USA Today: Let’s turn to entertainment. We’re seeing more big brand name shows come to ships such as Blue Man Group (at Norwegian) and the musical Chicago (at Royal Caribbean).
Sheehan: Yeah, and our new ship will have three Broadway shows and, on top of that, the Radio City Rockettes. We think that’s the right recipe for the future. It’s critical that (we) keep doing things where people will say, “Oh, my God, that’s Norwegian Cruise Line. I want to take a cruise on Norwegian because they’ve got all that neat entertainment.”
Del Rio: Big shows aren’t a big draw for us. In our idea of cruising, every morning you arrive at this fantastic new port, and you’re off the ship for six, seven, eight hours to visit all these wonderful places. You come back onboard and have this wonderful meal, and you might go to the show or you might go to the casino for a while, but these folks are tired. We’re more of a sophisticated crowd, (and) a little older. They want to see the world as opposed to go on a big party.
Goldstein: Following on Frank’s point, I think it’s a strength of the industry that we’re not the same. There wouldn’t be 20 million people cruising per year, which we’ve now just reached as an industry, if they were all cruising with one idea. The variety that the different brands offer is crucial …
For us, the big Broadway shows have been tremendous. The fact that we put on legitimate Broadway entertainment then gets people more interested in the big shows that we create for ourselves, with concepts that you wouldn’t see on Broadway. It’s the mainstay of our entertainment program.
USA Today: Do cruisers actually use all of these unusual things you’ve been adding to ships such as ropes courses and surfing pools or is it more about marketing?
Goldstein: We’re often talking about how large the ships are, but there’s not enough room on any ship to have an area that’s not used. We can’t even think that way. If we ever find that there’s something that doesn’t cut it the way we had envisioned, then it’s going to be replaced by something else fast, because dead space is not healthy for us.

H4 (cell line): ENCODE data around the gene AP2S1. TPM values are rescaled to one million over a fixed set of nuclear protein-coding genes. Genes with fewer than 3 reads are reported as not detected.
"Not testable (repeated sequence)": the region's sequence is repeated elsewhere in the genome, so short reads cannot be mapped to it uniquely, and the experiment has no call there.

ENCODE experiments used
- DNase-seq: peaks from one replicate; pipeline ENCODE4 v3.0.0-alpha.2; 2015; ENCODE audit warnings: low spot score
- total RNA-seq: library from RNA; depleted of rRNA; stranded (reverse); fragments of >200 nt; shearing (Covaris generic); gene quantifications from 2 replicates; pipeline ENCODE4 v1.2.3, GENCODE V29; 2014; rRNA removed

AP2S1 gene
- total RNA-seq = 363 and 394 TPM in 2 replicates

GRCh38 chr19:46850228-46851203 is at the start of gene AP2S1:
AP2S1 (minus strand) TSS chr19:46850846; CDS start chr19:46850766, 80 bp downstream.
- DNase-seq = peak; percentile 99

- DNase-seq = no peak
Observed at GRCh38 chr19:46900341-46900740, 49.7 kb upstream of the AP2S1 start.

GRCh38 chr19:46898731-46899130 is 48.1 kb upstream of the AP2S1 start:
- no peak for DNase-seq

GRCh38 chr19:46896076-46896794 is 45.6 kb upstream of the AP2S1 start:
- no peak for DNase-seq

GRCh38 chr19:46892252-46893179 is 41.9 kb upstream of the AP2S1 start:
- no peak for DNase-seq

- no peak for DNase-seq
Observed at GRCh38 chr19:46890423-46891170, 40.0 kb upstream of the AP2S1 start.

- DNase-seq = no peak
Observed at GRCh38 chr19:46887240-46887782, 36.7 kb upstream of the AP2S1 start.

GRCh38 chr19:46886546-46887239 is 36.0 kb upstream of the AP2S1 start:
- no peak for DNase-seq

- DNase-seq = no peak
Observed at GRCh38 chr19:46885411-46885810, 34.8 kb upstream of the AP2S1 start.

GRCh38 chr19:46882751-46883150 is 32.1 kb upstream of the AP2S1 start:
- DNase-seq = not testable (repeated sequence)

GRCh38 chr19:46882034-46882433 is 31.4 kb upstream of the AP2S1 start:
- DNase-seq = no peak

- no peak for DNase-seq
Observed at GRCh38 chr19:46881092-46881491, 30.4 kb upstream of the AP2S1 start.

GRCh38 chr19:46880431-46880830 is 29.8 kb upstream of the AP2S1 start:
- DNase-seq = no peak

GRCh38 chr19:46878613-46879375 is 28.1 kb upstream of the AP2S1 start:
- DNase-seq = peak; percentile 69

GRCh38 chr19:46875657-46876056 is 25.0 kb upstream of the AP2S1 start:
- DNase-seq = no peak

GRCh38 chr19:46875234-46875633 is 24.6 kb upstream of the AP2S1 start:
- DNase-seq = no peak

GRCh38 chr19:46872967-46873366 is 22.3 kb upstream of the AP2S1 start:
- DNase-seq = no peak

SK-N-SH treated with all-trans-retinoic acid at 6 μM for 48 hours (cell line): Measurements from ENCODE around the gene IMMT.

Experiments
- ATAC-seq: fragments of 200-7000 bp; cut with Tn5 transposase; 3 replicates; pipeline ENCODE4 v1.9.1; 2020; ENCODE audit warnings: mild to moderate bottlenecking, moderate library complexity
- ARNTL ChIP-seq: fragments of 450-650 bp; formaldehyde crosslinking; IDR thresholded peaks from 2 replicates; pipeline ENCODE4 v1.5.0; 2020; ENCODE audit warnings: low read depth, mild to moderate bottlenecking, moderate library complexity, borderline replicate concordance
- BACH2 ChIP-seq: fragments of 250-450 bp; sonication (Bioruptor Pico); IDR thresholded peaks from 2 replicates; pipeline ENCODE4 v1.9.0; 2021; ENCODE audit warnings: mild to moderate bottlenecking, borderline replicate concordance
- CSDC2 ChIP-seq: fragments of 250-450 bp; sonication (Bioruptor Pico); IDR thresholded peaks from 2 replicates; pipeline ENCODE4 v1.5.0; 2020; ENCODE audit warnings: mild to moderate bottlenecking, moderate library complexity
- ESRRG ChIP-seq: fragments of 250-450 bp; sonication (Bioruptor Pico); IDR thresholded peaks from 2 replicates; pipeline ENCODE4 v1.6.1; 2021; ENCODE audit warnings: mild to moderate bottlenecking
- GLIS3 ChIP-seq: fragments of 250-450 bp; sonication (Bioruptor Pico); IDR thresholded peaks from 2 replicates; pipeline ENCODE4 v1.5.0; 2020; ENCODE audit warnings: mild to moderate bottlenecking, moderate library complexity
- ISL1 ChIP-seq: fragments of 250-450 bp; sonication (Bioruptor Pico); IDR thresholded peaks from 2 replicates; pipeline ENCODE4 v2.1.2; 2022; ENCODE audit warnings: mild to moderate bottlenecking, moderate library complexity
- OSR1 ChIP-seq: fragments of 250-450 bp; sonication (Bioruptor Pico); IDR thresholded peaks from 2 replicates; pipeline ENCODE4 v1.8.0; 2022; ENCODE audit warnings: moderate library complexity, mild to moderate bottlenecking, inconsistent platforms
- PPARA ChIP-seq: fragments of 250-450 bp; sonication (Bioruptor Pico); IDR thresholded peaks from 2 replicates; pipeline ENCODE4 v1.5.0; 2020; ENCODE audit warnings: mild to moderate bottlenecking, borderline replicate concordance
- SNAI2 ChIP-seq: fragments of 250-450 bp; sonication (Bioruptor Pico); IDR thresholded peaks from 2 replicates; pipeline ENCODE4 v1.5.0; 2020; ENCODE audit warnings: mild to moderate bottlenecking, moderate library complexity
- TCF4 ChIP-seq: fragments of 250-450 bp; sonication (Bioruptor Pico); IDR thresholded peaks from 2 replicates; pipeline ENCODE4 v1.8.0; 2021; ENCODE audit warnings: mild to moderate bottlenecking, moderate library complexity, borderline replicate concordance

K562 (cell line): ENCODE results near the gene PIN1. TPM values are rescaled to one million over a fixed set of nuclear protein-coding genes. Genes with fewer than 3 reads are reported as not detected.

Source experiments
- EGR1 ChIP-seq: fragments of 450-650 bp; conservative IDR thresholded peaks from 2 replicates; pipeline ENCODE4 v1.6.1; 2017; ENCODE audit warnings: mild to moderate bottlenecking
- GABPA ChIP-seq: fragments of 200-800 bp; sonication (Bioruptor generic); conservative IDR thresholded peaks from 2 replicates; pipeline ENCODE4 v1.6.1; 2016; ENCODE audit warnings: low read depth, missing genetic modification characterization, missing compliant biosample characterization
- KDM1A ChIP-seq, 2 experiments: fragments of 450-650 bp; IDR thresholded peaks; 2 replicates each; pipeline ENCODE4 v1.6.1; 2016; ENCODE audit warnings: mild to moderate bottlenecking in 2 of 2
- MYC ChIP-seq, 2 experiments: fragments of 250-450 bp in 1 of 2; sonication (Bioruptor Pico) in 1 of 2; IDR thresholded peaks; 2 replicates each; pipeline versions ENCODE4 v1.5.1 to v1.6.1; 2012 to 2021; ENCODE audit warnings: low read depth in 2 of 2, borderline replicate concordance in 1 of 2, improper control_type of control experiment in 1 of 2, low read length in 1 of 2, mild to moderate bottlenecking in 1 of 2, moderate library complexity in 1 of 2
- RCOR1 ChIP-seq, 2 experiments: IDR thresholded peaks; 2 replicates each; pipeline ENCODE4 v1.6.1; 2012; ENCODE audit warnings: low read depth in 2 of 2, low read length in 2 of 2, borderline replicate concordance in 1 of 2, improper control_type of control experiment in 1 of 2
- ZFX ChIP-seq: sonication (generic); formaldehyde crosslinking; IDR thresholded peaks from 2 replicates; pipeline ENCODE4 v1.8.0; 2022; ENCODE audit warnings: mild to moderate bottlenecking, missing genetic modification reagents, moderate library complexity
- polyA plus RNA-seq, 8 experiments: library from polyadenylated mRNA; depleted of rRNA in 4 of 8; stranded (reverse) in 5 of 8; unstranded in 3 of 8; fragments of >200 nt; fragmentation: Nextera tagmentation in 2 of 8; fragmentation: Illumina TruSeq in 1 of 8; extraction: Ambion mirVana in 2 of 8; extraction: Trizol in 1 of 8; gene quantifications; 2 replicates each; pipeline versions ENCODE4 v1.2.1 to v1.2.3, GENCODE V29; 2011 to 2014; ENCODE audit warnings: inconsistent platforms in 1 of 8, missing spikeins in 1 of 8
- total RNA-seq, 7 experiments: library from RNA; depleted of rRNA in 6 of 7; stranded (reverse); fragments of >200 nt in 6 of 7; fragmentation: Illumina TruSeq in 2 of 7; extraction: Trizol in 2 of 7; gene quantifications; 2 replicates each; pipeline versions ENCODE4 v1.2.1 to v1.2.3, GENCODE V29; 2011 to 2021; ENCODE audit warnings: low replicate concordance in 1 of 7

Cahill: You do not want to present a crowded experience, so for all of us, when you have a large ship, you want to make sure you have enough things to disperse the guests in different areas so it never feels crowded. I think that’s what we’re all trying to achieve.
… Frank is talking about his guests as if they were literally different in every respect from our guests. But that same person, or that same couple, especially if they’re grandparents, might be coming with one of us on their next vacation where they want to be in a three-generation family environment.
USA Today: The availability of deck chairs on ships — or lack thereof — is a hot-button issue right now. Gerry and Kevin, your lines recently began crackdowns on passengers who use personal items to reserve chairs for hours without using them. Has that solved the problem?
Cahill: It seems to be working. Basically, we’re going to allow you (to reserve a chair for) 40 minutes, and if you’re not back in 40 minutes, we’re going to move your stuff into a safe place, because, I mean, we’ve all had that problem (of not being able to find an open chair), and actually I’ve seen that problem at land-based resorts, too.
Sheehan: It’s a problem everywhere. When I walk on one of our ships, and I see people who cannot get a deck chair because all these people have reserved spaces, it’s pretty aggravating. And (for the) consumer, it’s pretty aggravating. So finally we just said enough; and it seems to be going okay. I’m not going to tell you it’s completely problem-free, but most people seem to understand that we’re trying to make it so everybody can get a deck chair. When you get up in the morning and you go to breakfast and you see all the towels on the chairs, you know there’s an issue.
Cahill: The industry has formed an Operational Safety Review Board, and each line is going out now and doing a review of its safety procedures. (The industry) has also set up a panel of outside experts from the maritime and safety industries, (that) are reviewing each of these recommendations, and they’re improving them. So far, (the industry) has issued seven new safety standards. Everybody is committed to safety.
USA Today, distributed by MCT